Norman Macleod, Kt., C.J.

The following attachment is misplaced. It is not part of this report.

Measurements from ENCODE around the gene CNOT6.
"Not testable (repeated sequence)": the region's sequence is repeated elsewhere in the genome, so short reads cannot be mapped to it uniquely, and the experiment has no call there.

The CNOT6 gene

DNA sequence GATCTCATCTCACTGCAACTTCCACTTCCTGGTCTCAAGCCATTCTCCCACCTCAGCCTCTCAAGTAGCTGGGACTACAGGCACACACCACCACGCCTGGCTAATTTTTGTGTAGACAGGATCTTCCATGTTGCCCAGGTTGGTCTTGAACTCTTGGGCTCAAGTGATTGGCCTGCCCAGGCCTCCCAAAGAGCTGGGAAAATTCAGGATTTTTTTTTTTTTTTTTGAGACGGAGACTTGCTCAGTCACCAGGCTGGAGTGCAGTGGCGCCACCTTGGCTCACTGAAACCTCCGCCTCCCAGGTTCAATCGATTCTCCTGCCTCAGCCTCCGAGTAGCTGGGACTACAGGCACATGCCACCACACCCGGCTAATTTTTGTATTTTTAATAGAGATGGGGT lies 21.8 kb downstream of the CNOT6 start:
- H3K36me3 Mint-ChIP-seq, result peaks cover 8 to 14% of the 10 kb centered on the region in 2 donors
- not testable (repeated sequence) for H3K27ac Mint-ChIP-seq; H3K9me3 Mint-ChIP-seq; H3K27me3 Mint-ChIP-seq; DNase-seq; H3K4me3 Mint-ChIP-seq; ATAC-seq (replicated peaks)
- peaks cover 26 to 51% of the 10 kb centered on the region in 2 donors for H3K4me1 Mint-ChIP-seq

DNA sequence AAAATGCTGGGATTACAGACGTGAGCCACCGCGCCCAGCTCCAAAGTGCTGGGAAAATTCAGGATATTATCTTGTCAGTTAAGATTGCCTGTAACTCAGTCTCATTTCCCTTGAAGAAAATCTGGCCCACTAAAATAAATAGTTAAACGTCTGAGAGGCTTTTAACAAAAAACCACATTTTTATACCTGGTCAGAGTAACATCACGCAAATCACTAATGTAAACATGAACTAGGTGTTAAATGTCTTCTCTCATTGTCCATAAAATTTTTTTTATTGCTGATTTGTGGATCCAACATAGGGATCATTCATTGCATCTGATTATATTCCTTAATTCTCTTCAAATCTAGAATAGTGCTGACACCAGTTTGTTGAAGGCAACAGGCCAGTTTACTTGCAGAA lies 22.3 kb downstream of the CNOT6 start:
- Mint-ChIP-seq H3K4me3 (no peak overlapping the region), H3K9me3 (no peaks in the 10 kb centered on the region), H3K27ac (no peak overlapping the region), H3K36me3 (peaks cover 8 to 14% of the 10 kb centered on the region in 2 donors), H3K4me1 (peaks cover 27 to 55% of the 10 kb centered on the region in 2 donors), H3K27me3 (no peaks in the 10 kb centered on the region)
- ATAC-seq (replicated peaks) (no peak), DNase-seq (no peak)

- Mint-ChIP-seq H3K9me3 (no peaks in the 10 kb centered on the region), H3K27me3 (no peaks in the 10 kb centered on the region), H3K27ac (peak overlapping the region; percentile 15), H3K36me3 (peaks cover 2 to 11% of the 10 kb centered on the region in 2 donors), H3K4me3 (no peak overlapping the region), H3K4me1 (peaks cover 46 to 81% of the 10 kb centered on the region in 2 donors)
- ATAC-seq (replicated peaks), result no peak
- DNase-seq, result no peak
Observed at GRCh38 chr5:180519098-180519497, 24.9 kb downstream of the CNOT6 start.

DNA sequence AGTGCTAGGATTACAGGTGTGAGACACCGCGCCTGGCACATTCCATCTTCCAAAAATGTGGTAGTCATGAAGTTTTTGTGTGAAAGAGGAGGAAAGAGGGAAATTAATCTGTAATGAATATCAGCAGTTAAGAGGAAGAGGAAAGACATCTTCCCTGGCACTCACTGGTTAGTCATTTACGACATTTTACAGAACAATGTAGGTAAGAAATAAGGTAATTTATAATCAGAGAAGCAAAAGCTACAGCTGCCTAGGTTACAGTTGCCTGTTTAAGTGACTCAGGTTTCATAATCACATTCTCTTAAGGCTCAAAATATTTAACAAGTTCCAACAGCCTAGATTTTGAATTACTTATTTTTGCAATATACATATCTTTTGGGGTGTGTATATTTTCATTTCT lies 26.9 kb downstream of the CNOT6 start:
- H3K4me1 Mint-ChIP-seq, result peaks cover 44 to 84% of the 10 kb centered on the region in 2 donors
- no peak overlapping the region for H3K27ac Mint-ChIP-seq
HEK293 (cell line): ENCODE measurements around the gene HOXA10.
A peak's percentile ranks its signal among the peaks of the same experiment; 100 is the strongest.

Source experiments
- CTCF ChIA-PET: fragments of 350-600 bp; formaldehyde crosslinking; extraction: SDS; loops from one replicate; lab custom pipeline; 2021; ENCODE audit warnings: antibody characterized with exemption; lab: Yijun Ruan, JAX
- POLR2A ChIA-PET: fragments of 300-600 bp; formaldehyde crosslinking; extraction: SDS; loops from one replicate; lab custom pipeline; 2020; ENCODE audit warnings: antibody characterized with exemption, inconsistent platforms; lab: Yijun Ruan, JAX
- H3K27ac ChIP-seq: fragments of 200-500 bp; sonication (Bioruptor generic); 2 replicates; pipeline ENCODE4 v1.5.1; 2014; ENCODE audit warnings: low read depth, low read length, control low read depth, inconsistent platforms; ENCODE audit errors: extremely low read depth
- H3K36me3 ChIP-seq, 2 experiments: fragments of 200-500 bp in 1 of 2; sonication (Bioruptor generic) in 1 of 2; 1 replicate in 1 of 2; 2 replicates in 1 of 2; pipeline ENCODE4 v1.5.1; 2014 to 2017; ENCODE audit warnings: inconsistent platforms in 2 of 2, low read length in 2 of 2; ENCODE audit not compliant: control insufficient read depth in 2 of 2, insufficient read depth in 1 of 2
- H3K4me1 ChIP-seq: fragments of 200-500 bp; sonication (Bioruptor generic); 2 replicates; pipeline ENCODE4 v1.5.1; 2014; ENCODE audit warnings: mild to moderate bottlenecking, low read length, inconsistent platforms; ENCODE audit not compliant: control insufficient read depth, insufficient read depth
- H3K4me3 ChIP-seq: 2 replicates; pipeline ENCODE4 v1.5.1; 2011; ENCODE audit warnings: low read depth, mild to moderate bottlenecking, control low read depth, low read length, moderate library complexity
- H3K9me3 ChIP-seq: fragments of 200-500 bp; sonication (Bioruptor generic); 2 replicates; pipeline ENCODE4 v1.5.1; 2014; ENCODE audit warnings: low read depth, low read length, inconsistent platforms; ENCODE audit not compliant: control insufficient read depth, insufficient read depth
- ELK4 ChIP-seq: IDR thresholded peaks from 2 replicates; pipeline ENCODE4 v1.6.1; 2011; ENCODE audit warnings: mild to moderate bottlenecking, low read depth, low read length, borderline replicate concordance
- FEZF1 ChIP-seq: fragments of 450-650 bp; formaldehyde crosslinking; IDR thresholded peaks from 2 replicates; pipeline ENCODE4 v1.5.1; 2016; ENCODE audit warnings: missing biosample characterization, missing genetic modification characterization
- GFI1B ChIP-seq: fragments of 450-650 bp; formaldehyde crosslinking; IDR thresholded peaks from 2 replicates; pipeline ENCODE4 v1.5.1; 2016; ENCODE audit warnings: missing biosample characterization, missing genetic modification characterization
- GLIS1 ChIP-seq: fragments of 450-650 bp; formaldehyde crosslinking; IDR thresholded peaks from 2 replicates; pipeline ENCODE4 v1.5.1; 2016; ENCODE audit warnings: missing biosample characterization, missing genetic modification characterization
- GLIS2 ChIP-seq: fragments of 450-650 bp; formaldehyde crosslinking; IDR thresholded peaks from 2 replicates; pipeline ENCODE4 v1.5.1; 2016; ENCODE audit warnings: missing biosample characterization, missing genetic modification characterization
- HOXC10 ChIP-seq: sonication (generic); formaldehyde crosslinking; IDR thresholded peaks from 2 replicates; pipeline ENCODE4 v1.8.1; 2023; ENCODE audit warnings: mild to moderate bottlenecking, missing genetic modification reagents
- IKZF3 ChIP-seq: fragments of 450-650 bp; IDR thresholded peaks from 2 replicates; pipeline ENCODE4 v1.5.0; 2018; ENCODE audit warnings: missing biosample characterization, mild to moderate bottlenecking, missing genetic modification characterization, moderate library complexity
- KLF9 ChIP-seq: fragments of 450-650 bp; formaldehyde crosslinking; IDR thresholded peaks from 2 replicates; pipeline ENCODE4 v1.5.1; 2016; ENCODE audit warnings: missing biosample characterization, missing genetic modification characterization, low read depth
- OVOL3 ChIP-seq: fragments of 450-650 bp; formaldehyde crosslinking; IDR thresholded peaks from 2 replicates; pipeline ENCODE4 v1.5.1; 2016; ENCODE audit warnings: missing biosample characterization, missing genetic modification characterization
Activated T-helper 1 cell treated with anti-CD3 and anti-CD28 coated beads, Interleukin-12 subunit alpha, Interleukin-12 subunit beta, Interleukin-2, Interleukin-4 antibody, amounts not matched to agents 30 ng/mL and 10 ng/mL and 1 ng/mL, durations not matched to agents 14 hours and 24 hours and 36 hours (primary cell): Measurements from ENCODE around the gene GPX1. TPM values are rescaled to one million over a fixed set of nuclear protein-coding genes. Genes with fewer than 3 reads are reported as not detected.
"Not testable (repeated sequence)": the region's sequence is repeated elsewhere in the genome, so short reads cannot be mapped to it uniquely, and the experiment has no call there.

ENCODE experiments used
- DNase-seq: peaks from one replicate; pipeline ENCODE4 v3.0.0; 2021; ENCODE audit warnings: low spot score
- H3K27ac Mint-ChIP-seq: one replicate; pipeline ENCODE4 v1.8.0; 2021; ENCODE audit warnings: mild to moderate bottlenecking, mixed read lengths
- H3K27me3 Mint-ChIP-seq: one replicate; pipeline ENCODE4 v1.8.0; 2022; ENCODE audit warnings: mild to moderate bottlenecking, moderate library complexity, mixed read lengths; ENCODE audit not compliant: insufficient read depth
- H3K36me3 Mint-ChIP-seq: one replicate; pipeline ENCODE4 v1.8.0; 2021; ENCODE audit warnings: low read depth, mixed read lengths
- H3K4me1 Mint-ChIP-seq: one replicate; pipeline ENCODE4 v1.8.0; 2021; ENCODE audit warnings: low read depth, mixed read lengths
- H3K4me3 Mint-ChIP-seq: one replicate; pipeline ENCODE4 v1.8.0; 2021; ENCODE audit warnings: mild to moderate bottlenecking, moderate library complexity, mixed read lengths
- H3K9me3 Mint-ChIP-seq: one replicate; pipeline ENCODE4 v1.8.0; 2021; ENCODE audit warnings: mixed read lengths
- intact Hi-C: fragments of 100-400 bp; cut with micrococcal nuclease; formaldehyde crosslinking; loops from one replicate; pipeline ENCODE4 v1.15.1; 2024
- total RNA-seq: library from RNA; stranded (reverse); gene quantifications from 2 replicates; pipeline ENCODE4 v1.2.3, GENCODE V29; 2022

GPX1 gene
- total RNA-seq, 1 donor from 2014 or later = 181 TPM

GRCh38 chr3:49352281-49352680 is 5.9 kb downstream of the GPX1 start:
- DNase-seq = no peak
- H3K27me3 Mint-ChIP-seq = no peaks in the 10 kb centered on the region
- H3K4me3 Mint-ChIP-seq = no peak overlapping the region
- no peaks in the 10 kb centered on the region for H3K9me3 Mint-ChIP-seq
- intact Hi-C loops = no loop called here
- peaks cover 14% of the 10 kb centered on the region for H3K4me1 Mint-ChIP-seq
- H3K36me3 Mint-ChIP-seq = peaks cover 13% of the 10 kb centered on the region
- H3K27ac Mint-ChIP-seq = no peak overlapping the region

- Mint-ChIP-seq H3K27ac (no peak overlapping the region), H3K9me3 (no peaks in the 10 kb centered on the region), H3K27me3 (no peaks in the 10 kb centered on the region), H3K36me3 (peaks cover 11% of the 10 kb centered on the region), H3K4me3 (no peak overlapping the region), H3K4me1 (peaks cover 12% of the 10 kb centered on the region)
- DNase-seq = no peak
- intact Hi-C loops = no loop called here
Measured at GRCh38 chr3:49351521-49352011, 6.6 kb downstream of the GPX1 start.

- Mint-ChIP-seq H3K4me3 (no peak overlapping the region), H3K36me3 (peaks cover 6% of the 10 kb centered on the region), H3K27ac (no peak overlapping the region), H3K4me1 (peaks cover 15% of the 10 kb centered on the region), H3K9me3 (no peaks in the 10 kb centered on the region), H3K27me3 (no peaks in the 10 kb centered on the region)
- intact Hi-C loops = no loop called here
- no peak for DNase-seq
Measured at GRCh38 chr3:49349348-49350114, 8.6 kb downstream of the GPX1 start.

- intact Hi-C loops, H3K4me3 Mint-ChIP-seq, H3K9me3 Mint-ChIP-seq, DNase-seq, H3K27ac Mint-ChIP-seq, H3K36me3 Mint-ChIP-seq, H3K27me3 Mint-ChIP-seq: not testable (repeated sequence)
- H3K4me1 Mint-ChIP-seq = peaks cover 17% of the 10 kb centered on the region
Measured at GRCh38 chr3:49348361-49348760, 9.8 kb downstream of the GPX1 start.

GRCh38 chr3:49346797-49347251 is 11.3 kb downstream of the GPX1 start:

1. We think the decree of the lower appellate Court was correct. With regard to the suit property a decree, was passed on the 29th of May 1896 which directed that Yeshwant a nephew of Atmaram the husband of plaintiff No. 1 should take one-third portion by partition. Execution proceedings were taken, but for some reason or other were not prosecuted, with the result that the whole of the Survey Number remained in the possession of Atmaram's widow till October 1911, when the defendants who were the heirs of Yeshwant got into possession; Now it may be that at that time execution of the decree was barred. But if without exocution the successors of Yeshwant got into possession, then their possession would be ascribed to the decree, and the present plaintiff could only turn them out if she could show that she had acquired a good title against the world before they got into possession. She might show that she had acquired a title by adverse possession. But she could only do so by asserting that time began to run against Yeshwant the moment the decree was passed. Such a contention shows a confusion in the mind of the appellant between time running against the execution of a decree, and time running in favour of a person in possession of property. When a decree has been passed against a person in possession directing him to give up possession to the successful party, and the former remains in possession waiting for execution, then it cannot be said that that party is holding adversely to the world, although all the time the period of limitation was running out against the successful decree-holder. As we stated in a recent decision we must assume that the person against whom the decree for possession has been passed recognises the decree, and is not prepared to take up the position that the decree is not binding against him. It can safely be presumed that such a person remains in possession until execution proceedings are taken, but does not thereby assert that he has a title against the decree. Therefore, as in this case the heirs of Yeshwant got into possession, they were entitled to remain there, as the plaintiff cannot show that she had been in possession adversely against the world for twelve years. The appeal, therefore, must be dismissed with costs.